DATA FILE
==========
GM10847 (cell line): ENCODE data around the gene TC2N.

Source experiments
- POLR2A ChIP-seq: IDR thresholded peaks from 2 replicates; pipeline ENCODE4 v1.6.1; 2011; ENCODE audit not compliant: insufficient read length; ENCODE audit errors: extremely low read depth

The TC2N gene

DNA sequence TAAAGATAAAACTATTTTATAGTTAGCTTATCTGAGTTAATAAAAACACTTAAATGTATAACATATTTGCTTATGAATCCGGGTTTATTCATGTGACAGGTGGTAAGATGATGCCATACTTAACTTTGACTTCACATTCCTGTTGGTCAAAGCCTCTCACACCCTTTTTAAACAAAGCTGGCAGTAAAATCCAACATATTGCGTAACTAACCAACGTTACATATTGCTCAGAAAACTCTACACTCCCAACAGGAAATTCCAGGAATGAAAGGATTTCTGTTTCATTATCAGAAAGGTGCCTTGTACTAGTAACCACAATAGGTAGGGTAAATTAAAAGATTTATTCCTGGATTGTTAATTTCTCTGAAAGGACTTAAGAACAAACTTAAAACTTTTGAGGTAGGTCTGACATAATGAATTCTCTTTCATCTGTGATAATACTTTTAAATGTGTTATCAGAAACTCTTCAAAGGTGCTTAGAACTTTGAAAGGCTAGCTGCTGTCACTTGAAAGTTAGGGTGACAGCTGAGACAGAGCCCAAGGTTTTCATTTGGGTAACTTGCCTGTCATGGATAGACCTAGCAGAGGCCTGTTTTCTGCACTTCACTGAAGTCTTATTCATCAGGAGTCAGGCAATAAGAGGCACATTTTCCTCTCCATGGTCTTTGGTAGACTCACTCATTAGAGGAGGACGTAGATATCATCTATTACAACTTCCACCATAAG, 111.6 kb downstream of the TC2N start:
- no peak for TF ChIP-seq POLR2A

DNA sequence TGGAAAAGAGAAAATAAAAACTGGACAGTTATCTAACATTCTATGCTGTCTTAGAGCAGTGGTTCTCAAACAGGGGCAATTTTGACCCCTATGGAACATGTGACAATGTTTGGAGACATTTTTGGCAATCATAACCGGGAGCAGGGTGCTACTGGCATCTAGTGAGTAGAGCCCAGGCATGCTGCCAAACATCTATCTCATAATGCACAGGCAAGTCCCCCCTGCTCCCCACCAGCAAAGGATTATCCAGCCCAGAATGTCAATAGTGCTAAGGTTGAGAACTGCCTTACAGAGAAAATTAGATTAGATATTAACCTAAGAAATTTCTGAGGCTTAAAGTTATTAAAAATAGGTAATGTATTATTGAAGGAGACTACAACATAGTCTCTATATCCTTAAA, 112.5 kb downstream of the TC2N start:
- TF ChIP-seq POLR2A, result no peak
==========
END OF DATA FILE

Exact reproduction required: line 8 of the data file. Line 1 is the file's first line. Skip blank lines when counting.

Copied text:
- TF ChIP-seq POLR2A, result no peak